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Smaller Protistan Evidence and Explanation of the Permian-Triassic Crisis
Protistan primary producers of the Permian-Triassic seas include the phytoplankton and benthic calcareous algae. Animal protists include the benthic foraminifera and the zooplanktonic tintinnids and radiolaria, which may be important intermediate links in marine food chains. By analogy with modern oceanic ecosystems, the fossil record of these protists can be utilized to interpret the level of productivity of the paleoecosystems.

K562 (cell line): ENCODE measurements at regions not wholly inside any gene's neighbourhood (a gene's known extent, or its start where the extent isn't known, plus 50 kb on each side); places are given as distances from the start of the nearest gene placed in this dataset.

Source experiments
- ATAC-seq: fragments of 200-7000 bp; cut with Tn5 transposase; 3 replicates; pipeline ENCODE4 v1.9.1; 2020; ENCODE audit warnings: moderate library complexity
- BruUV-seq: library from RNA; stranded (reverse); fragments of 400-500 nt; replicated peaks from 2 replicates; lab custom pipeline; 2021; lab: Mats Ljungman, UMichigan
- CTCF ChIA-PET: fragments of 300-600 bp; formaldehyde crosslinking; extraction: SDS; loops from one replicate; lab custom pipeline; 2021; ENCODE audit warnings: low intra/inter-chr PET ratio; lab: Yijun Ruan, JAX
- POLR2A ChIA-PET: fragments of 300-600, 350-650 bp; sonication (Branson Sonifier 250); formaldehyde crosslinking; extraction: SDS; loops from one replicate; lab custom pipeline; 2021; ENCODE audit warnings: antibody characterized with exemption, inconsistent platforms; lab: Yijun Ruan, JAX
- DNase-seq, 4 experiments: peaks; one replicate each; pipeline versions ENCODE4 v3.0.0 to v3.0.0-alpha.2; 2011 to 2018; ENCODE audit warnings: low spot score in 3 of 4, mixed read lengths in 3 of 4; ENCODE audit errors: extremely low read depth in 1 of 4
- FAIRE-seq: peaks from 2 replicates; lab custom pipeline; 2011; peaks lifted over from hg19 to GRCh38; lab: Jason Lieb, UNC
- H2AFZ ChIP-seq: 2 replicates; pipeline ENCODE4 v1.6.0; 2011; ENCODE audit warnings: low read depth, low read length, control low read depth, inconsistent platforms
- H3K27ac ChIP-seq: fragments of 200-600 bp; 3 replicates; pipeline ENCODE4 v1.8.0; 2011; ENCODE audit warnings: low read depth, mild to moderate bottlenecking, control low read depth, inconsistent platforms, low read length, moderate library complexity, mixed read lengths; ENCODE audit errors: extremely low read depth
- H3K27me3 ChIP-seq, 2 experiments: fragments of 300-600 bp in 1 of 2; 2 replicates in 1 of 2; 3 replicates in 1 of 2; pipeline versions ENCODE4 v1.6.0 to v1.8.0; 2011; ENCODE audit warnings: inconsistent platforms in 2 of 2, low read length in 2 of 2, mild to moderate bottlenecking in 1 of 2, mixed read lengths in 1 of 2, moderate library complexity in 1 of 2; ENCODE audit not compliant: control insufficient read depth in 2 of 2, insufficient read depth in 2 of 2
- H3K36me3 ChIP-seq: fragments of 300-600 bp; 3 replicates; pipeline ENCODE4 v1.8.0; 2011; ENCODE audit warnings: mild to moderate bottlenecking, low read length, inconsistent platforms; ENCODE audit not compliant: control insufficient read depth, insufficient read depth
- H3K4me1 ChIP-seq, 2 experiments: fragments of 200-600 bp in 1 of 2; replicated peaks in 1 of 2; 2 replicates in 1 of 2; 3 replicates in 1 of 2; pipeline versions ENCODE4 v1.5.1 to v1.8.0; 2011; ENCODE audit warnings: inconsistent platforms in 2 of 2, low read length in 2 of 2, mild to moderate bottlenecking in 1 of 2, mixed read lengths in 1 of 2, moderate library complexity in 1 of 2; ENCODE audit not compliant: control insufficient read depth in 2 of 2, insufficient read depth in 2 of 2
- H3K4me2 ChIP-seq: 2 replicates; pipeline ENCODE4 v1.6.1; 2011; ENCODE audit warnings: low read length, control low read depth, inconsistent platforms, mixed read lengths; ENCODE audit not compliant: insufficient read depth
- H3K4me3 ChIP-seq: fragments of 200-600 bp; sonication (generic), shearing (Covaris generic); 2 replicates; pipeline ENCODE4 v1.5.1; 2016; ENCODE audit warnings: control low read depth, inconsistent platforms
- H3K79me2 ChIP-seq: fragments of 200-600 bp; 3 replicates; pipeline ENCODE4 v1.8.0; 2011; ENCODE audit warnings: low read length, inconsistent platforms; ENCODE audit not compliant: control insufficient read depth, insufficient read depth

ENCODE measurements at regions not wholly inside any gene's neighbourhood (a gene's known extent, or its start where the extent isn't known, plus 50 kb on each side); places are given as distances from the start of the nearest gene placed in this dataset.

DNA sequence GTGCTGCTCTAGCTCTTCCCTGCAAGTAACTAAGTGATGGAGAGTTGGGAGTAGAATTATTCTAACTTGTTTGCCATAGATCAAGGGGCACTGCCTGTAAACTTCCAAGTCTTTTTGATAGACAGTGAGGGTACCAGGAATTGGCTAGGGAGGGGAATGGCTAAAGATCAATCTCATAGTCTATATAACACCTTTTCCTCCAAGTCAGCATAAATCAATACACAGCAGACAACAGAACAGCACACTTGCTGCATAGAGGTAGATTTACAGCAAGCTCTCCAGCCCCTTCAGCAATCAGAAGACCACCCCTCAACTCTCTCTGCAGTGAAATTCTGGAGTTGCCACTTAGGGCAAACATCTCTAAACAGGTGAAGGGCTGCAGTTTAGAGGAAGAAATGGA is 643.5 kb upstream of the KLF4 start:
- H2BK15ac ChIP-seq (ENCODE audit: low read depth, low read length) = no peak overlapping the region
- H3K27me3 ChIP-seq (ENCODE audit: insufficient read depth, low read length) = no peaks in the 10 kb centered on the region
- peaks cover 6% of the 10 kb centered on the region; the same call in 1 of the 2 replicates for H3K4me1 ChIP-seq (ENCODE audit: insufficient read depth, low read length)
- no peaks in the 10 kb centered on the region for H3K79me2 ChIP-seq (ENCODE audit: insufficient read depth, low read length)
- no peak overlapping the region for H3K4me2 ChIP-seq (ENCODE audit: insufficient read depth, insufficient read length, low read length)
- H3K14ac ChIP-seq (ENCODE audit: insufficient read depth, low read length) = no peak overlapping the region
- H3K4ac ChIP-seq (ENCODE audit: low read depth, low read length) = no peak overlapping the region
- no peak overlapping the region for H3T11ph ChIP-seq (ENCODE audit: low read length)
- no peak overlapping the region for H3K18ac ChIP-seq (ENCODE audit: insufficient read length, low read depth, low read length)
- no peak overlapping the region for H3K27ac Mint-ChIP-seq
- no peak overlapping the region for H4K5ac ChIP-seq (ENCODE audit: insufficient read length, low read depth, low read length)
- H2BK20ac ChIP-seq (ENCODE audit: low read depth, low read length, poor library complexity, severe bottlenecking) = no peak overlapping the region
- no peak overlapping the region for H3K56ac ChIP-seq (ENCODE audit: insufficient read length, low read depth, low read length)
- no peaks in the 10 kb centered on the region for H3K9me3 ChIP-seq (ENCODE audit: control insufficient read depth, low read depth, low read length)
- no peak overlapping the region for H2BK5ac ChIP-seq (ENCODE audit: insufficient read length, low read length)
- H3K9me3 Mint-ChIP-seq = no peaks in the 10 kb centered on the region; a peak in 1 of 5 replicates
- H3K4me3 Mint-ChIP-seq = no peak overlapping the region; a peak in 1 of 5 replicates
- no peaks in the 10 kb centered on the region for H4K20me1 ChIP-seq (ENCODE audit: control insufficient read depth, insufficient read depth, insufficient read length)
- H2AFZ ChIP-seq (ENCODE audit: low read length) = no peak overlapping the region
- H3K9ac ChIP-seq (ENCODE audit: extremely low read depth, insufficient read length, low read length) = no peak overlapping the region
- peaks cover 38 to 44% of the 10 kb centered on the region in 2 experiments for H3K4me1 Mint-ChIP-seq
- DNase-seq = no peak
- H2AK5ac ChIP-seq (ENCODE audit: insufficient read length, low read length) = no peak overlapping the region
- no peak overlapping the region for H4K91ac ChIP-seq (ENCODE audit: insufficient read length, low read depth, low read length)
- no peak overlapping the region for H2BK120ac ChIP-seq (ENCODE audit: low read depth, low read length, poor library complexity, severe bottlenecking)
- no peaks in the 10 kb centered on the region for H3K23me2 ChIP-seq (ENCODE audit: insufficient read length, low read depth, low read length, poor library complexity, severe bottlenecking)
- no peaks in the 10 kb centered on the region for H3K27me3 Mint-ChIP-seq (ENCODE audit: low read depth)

Apparently, the Permian-Triassic crisis resulted from the coincidence of moderately adverse physical conditions with important biologic changes. Adapted to high nutrient levels in the early Paleozoic, phytoplankton decreased steadily in abundance and diversity as these levels dropped in the mid Paleozoic, dropping precipitously by latest Permian. The reduced productivity caused the extinction of most suspension feeders and higher trophic levels; only the most cosmopolitan and efficient grazers, carnivores, and detritus feeders persisted. This minimal late Permian diversity was followed by a moderate expansion in the Mid Triassic; the former diversity level was not regained until after the Late Triassic development of new groups of phytoplankton and their Jurassic expansion.
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